Josh Shapiro, the Democratic attorney general of Pennsylvania, is employing a familiar but risky tactic in that state’s governor’s race: He’s paying for a TV ad that appears intended to help one of his opponents in the Republican primary.
The opponent, a QAnon-linked retired military officer and state senator, Doug Mastriano, is leading the nine-person field by about 10 percentage points, according to the RealClearPolitics average of polls in the race. Mr. Mastriano’s rise has alarmed many Republicans in and outside the state.
Some Shapiro advisers had been toying with the ad maneuver for months, although the leadership of the campaign did not discuss the idea until it was clear that Mr. Mastriano was ahead. Mr. Shapiro is running unopposed in the Democratic primary.
Public polls have shown Mr. Shapiro faring better in a head-to-head matchup against Mr. Mastriano than against the other two leading candidates in the Republican primary, former Representative Lou Barletta and Bill McSwain, a former U.S. attorney.
The ad notes that Mr. Mastriano wants to “outlaw abortion” and is “one of Donald Trump’s strongest supporters.” It continues: “He wants to end vote by mail, and he led the fight to audit the 2020 election. If Mastriano wins, it’s a win for what Donald Trump stands for.”
It ends by asking: “Is that what we want in Pennsylvania?”
The ad went live in six media markets across the state on May 5, three days after the news emerged that the Supreme Court appeared ready to overturn Roe v. Wade.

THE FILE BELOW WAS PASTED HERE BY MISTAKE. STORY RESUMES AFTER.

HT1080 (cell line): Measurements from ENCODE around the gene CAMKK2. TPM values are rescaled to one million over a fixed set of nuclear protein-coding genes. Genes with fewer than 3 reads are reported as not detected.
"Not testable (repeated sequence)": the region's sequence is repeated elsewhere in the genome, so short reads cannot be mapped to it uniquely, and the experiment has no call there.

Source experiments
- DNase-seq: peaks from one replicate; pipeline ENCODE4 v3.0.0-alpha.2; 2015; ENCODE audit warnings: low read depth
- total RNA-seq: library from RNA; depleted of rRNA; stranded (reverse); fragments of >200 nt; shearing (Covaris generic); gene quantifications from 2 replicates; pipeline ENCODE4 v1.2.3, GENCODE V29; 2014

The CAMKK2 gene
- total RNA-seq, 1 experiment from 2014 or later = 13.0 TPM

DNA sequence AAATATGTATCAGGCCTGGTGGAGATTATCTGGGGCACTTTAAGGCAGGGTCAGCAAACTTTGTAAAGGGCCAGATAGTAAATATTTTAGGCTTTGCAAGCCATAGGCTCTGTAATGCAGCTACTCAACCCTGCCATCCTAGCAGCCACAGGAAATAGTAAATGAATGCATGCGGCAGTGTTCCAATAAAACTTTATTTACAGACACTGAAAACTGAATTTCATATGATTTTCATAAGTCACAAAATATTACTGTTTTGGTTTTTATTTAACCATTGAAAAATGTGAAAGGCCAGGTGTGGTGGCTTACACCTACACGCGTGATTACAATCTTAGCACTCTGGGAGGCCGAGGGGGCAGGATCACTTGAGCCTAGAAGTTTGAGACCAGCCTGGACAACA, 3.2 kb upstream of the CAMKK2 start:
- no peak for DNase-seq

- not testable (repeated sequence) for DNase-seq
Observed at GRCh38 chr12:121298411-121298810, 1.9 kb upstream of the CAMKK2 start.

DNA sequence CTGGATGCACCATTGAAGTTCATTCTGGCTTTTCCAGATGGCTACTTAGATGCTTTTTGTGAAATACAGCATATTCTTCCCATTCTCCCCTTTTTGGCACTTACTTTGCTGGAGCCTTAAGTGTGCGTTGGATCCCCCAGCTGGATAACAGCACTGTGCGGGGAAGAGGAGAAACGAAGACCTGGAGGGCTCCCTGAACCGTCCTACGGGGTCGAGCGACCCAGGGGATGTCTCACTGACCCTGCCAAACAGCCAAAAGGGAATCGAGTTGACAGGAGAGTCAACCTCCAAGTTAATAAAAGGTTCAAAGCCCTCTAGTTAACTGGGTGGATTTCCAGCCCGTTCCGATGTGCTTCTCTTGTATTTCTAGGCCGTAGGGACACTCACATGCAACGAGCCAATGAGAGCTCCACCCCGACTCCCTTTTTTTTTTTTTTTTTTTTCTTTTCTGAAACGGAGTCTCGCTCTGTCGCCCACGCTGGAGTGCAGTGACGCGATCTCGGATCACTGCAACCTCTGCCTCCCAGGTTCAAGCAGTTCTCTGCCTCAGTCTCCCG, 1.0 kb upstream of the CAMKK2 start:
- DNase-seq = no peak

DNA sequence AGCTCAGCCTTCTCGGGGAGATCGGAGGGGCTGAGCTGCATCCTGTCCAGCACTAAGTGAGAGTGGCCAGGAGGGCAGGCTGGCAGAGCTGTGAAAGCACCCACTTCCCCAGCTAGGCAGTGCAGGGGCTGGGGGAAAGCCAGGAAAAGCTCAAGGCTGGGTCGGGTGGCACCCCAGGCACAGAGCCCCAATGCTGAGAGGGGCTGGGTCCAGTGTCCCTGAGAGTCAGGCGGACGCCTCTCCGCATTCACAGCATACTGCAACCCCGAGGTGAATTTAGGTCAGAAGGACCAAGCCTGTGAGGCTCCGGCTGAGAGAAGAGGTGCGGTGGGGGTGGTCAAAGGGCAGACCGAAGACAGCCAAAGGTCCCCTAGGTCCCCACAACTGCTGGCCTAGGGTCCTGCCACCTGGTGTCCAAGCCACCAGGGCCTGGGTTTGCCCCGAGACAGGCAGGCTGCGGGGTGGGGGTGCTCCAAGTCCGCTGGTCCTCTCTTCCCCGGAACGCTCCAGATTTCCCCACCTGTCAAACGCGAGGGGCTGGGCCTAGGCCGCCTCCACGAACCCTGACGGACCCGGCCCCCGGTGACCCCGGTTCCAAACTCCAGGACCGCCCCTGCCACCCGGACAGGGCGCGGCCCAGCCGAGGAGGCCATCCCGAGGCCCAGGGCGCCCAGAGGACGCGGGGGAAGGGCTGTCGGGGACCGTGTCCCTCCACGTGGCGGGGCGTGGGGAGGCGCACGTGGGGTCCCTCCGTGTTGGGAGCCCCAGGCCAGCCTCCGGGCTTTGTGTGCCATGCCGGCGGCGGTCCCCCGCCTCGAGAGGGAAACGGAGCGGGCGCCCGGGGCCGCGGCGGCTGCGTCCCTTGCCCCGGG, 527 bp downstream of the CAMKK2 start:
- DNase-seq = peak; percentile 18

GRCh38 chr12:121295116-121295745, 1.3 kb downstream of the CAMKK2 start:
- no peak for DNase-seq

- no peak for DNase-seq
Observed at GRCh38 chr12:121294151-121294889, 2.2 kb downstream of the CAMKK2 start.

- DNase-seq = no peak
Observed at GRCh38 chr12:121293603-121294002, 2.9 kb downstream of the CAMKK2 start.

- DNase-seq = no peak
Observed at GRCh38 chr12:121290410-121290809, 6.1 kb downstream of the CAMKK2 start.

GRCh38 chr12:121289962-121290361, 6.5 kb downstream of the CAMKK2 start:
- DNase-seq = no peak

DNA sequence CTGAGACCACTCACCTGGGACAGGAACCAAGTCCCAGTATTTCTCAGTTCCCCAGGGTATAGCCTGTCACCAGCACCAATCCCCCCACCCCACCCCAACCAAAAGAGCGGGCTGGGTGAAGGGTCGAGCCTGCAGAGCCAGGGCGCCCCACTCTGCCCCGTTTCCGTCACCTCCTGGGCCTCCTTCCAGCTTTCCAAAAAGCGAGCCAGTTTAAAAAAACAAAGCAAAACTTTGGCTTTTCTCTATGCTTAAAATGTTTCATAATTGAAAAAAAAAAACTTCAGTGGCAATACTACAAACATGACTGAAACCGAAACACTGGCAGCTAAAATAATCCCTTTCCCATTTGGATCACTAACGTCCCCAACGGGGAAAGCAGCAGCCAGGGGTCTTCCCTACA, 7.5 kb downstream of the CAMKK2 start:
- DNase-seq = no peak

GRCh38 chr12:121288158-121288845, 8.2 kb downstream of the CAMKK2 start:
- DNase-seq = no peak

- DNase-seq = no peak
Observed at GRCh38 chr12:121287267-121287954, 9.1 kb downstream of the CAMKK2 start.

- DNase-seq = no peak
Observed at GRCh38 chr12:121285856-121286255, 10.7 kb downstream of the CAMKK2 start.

The 30-second spot is ambiguous enough that Republicans have wondered aloud whether the ploy was meant to help or hurt Mr. Mastriano, whose shoestring campaign is short on cash.
“I’m going to have to send him a thank-you card,” Mr. Mastriano has said. His campaign did not respond to a request for comment.
Will Bunch, a columnist for The Philadelphia Inquirer, has accused the Shapiro campaign of playing a “dangerous game,” arguing that Mr. Mastriano’s support for conspiracy theories makes him a uniquely toxic candidate.
Shapiro’s team is making no apologies. “Both public and private polling indicates that Doug Mastriano is poised to become the Republican nominee on May 17,” said Will Simons, a campaign spokesman. “Our campaign is prepared to start the general election now and make sure Pennsylvanians know his real record.”
Meddling in an opposing primary can backfire, said Mike Murphy, a longtime Republican strategist who opposes Mr. Trump, calling Mr. Shapiro’s move “irresponsible.”
Sam Katz, a three-time former Republican candidate for mayor of Philadelphia, ran ads attacking one of the candidates in that race’s 1999 Democratic primary, hoping it would bolster his preferred opponent, John Street.
Mr. Street would go on to become the second Black mayor in the city’s history, though he won the general election against Mr. Katz that year by fewer than 8,000 votes.
In an interview, Mr. Katz defended the ads bolstering Mr. Street as his least bad option, since the two other top Democrats in that contest were likely to beat him more easily. The two former rivals have since become friends.
The Mastriano ad is “very shrewd” and “essential,” said Mr. Katz, a Shapiro ally. During campaigns, he said, “you won’t get a defining moment but maybe once — and now is that moment.”
Kirsten Noyes contributed research.
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